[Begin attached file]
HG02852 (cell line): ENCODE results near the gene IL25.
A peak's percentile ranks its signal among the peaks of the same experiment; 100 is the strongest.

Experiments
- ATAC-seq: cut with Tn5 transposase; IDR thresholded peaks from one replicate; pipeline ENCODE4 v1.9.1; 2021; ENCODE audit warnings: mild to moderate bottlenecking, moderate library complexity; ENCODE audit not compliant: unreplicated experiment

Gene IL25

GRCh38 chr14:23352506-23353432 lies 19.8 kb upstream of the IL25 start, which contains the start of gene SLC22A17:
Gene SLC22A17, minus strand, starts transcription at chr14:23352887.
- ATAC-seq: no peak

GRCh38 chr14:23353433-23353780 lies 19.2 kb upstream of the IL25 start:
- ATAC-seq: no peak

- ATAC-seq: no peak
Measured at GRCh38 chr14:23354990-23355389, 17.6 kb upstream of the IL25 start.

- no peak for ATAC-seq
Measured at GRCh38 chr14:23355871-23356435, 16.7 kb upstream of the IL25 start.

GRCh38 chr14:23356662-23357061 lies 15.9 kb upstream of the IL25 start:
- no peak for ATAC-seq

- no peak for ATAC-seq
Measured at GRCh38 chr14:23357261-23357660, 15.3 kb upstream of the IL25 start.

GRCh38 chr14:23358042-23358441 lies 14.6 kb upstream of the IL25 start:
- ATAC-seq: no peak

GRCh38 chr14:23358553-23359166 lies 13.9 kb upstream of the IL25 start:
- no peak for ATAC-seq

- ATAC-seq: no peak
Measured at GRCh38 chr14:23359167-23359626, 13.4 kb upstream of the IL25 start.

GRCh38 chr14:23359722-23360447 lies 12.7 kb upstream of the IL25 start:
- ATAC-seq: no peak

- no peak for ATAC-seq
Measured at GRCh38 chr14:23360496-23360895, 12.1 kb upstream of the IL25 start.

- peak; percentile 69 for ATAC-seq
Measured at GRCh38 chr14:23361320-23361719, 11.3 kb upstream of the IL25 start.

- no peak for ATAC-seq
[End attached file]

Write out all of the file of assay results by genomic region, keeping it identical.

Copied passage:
HG02852 (cell line): ENCODE results near the gene IL25.
A peak's percentile ranks its signal among the peaks of the same experiment; 100 is the strongest.

Experiments
- ATAC-seq: cut with Tn5 transposase; IDR thresholded peaks from one replicate; pipeline ENCODE4 v1.9.1; 2021; ENCODE audit warnings: mild to moderate bottlenecking, moderate library complexity; ENCODE audit not compliant: unreplicated experiment

Gene IL25

GRCh38 chr14:23352506-23353432 lies 19.8 kb upstream of the IL25 start, which contains the start of gene SLC22A17:
Gene SLC22A17, minus strand, starts transcription at chr14:23352887.
- ATAC-seq: no peak

GRCh38 chr14:23353433-23353780 lies 19.2 kb upstream of the IL25 start:
- ATAC-seq: no peak

- ATAC-seq: no peak
Measured at GRCh38 chr14:23354990-23355389, 17.6 kb upstream of the IL25 start.

- no peak for ATAC-seq
Measured at GRCh38 chr14:23355871-23356435, 16.7 kb upstream of the IL25 start.

GRCh38 chr14:23356662-23357061 lies 15.9 kb upstream of the IL25 start:
- no peak for ATAC-seq

- no peak for ATAC-seq
Measured at GRCh38 chr14:23357261-23357660, 15.3 kb upstream of the IL25 start.

GRCh38 chr14:23358042-23358441 lies 14.6 kb upstream of the IL25 start:
- ATAC-seq: no peak

GRCh38 chr14:23358553-23359166 lies 13.9 kb upstream of the IL25 start:
- no peak for ATAC-seq

- ATAC-seq: no peak
Measured at GRCh38 chr14:23359167-23359626, 13.4 kb upstream of the IL25 start.

GRCh38 chr14:23359722-23360447 lies 12.7 kb upstream of the IL25 start:
- ATAC-seq: no peak

- no peak for ATAC-seq
Measured at GRCh38 chr14:23360496-23360895, 12.1 kb upstream of the IL25 start.

- peak; percentile 69 for ATAC-seq
Measured at GRCh38 chr14:23361320-23361719, 11.3 kb upstream of the IL25 start.

- no peak for ATAC-seq